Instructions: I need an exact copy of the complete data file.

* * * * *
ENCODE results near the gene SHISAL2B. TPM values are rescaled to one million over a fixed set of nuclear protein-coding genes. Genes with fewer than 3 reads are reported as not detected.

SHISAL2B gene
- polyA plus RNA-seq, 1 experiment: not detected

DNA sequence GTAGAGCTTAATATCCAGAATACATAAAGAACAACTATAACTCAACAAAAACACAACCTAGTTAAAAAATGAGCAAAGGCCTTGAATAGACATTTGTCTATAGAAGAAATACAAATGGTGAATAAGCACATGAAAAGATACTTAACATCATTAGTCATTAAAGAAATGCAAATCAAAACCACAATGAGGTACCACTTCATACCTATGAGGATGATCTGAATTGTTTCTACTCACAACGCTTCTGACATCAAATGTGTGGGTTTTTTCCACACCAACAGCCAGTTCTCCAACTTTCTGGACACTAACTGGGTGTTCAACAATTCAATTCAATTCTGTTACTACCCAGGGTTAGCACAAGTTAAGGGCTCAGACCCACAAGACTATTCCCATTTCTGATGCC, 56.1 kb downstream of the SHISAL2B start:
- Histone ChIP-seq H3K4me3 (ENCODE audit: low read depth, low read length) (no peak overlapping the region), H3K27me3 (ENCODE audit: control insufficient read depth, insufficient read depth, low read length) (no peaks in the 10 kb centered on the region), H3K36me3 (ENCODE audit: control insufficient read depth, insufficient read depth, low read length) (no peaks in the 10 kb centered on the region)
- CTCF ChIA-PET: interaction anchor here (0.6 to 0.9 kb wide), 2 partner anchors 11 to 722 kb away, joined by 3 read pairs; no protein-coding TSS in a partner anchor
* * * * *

ENCODE results near the gene SHISAL2B. TPM values are rescaled to one million over a fixed set of nuclear protein-coding genes. Genes with fewer than 3 reads are reported as not detected.

SHISAL2B gene
- polyA plus RNA-seq, 1 experiment: not detected

DNA sequence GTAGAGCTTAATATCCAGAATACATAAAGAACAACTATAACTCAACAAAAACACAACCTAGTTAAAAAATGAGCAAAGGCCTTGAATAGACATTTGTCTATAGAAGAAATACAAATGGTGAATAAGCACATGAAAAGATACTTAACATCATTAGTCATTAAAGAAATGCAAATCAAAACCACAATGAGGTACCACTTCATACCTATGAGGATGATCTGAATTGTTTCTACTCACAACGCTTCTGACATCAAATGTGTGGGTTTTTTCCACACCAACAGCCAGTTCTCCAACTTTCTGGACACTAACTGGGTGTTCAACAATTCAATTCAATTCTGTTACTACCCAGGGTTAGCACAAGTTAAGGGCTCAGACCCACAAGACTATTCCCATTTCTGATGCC, 56.1 kb downstream of the SHISAL2B start:
- Histone ChIP-seq H3K4me3 (ENCODE audit: low read depth, low read length) (no peak overlapping the region), H3K27me3 (ENCODE audit: control insufficient read depth, insufficient read depth, low read length) (no peaks in the 10 kb centered on the region), H3K36me3 (ENCODE audit: control insufficient read depth, insufficient read depth, low read length) (no peaks in the 10 kb centered on the region)
- CTCF ChIA-PET: interaction anchor here (0.6 to 0.9 kb wide), 2 partner anchors 11 to 722 kb away, joined by 3 read pairs; no protein-coding TSS in a partner anchor